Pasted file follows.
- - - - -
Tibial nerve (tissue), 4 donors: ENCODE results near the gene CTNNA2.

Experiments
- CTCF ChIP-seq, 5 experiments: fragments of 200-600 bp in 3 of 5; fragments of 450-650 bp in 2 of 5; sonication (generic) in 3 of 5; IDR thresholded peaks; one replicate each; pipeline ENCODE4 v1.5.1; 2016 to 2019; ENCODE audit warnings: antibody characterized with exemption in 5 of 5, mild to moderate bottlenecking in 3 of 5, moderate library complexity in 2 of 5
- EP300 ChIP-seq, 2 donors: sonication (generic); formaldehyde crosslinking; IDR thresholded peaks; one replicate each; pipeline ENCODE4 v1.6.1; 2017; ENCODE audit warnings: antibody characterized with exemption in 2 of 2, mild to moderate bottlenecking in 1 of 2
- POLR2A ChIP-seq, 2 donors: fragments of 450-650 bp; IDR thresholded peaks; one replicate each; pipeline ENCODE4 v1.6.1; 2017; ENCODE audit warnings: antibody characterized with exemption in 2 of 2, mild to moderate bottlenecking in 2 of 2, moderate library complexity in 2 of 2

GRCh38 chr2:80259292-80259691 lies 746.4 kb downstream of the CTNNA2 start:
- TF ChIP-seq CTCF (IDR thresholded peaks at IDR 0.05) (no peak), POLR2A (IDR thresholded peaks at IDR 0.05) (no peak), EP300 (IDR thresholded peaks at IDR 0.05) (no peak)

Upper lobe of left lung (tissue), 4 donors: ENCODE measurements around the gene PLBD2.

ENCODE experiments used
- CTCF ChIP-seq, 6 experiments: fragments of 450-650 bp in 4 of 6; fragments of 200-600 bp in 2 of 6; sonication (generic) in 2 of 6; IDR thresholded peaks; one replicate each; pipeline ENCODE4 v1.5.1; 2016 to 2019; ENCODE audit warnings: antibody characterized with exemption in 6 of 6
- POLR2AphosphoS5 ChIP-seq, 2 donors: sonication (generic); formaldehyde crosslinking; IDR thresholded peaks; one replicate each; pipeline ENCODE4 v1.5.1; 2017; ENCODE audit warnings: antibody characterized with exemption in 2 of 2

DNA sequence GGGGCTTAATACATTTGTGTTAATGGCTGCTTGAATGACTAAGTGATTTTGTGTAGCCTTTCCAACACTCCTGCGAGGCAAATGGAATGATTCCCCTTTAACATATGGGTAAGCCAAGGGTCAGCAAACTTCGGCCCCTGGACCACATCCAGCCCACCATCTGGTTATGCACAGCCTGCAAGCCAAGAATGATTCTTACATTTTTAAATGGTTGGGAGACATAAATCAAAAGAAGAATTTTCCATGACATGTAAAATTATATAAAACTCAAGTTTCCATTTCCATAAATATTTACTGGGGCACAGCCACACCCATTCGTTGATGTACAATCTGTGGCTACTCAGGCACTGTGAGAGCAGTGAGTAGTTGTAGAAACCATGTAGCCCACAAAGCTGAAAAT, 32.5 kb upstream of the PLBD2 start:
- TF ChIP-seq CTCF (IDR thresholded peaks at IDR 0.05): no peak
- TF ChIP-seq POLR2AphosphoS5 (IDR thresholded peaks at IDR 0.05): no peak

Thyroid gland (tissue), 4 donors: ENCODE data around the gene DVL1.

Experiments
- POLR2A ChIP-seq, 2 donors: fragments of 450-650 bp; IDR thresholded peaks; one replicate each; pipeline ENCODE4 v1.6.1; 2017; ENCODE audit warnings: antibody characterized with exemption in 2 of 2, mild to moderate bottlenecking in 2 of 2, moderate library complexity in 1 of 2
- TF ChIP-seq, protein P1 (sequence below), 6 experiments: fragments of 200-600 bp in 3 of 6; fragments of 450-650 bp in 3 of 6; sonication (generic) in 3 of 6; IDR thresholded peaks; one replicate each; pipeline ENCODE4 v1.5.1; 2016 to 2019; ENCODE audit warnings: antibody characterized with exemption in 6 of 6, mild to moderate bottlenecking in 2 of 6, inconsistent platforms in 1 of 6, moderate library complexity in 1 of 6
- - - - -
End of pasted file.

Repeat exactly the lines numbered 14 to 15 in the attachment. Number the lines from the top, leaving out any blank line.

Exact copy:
- TF ChIP-seq POLR2AphosphoS5 (IDR thresholded peaks at IDR 0.05): no peak

Thyroid gland (tissue), 4 donors: ENCODE data around the gene DVL1.